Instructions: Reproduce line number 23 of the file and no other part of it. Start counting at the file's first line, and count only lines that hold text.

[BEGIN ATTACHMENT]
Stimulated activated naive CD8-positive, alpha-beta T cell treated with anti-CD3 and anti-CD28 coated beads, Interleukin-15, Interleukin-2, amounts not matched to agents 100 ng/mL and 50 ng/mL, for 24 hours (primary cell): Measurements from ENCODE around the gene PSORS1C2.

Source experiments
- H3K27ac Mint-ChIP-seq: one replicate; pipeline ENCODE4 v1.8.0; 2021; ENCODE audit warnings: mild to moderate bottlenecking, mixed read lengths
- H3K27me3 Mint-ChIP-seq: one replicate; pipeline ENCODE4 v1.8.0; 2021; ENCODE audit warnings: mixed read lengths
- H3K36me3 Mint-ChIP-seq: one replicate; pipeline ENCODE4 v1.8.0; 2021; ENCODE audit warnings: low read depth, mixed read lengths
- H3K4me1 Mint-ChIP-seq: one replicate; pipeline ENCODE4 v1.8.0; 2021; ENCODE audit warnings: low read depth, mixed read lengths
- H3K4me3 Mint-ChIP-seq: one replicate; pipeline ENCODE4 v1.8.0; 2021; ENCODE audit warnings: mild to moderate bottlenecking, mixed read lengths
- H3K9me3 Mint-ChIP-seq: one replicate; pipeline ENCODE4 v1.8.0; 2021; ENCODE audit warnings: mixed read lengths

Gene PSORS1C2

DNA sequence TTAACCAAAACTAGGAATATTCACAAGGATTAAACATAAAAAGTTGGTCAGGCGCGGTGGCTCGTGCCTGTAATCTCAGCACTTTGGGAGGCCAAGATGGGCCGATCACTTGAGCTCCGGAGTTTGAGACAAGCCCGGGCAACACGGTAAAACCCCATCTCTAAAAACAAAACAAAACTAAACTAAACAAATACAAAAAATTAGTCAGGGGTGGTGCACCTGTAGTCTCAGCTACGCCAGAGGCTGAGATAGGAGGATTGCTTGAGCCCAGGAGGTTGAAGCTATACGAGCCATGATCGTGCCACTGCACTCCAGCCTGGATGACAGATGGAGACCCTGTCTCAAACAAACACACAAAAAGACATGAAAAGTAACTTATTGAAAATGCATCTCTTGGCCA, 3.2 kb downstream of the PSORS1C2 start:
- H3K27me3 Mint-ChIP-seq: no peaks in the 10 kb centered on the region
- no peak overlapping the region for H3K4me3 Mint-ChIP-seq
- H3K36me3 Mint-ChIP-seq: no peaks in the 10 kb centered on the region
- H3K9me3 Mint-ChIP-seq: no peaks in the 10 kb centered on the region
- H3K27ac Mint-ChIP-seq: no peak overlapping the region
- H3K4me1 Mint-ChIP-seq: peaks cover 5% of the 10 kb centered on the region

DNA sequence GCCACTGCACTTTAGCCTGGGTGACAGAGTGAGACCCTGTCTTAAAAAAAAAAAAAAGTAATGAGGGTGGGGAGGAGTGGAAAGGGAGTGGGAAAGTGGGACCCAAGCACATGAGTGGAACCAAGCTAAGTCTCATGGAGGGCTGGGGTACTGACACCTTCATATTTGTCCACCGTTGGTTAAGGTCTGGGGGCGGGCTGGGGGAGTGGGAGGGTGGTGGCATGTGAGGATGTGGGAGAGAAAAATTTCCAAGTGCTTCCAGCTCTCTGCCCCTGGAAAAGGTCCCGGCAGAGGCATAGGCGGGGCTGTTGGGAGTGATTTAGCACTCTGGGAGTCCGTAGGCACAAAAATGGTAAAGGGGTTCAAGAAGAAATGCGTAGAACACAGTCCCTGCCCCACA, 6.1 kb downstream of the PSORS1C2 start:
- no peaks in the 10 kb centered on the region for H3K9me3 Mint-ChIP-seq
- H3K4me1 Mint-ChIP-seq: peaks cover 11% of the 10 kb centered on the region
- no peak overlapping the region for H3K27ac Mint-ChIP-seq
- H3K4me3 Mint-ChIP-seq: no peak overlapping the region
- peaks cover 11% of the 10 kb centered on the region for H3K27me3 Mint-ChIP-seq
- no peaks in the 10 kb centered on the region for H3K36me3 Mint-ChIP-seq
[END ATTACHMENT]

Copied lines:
- no peaks in the 10 kb centered on the region for H3K36me3 Mint-ChIP-seq